Ulster Unionist Peer Lord Empey has voiced his support for the National Curriculum to have a greater emphasis on Information and Communications Technology and for industry to take a greater role in order to ensure that graduates are receiving training which is relevant to the workplace of the 21st Century.
Speaking in the House of Lords in a Grand Committee debate discussing the draft National Curriculum, Lord Empey said:
“I warmly welcome the objective to ensure that all children are taught the essential knowledge in the key subject disciplines, and the proposal to replace the current ICT curriculum with a new computing curriculum with more emphasis on practical programming skills. I also welcome the recognition that we have a moral obligation to the youth of today to ensure that they have the essential skills and tools to function in an increasingly digital world.”
Lord Empey also highlighted the massive IT skills shortage across all industries, due to the decline in numbers of computer science graduates. The UK Council of Professors and Heads of Computing estimates that there is a 15% rise in demand for IT professionals, while the number of students aiming for jobs in the industry has fallen by 50% since 2001. The number of people studying any form of computer science in the UK has fallen by between 24% and 28% since 2002.”
He emphasised the importance of ensuring that curriculum reform is implemented required in both schools and higher education, to ensure that the standard of ICT teaching in both our schools and Universities is of a sufficiently high standard to produce graduates who are able to compete with those from overseas, pointing out that "No education system can be better than the quality of its teachers.”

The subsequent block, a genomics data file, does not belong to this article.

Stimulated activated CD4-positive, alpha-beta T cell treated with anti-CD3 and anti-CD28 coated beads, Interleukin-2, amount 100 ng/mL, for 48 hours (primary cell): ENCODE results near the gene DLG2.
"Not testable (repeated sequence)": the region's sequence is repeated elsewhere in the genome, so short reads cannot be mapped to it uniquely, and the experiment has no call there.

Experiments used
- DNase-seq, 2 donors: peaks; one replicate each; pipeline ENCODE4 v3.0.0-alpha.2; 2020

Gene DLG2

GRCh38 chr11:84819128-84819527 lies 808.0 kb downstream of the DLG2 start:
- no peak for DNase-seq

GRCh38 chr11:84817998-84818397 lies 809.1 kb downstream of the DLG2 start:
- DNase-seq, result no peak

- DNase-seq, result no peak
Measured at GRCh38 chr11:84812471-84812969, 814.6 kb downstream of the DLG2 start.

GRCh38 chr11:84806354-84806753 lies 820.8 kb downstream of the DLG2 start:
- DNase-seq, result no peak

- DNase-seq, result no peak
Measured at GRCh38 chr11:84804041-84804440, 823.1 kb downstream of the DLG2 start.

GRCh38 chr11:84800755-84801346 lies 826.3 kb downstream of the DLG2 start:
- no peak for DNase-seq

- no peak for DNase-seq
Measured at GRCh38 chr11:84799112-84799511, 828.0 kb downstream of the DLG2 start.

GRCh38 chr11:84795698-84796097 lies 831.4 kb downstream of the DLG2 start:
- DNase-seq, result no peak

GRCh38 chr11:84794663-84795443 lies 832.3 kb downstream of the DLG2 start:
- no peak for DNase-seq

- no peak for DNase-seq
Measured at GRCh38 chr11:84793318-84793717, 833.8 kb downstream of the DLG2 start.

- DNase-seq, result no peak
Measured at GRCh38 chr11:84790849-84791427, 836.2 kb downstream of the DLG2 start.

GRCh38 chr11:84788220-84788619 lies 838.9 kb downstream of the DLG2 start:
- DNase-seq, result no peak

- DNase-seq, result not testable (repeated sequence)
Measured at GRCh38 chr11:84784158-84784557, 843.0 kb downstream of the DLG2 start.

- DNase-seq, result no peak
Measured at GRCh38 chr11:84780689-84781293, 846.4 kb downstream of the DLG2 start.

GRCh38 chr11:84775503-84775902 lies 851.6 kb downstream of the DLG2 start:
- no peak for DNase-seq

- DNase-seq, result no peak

Lord Empey also referred to the gender imbalance and the need for business and industry to engage and ensure that courses were producing graduates who are prepared for the workplaces of today.
‘In 2012 the ratio of female to male students was 1:100. Fewer than 300 female students in the whole of the UK take computing A-level each year. This represents a huge loss of opportunity and potential skilled personnel, which will ultimately leave us less competitive in the long term.
“Perhaps it would be best if the department facilitated greater engagement and communication between the ICT industry and higher education. Graduates do not and will not always have the perfect skill sets to fit the job. However, employers must be more amenable to offering periods of training to bring new graduates up to speed in areas where they need to recruit, and realise that it does no good complaining about a lack of a competent workforce if they are not prepared to help to fix the problem themselves.”
‘Industry could also become more involved in lower-level ICT teaching, for example in primary and secondary schools. It is important that the Government engage these businesses and use their guidance in shaping
the ICT education of our children. It is not just the state's job to rise to this challenge; it is also incumbent on big corporations and employers. Having reaped the benefits of our educational system and careers in ICT, they have a moral obligation to continue this legacy.”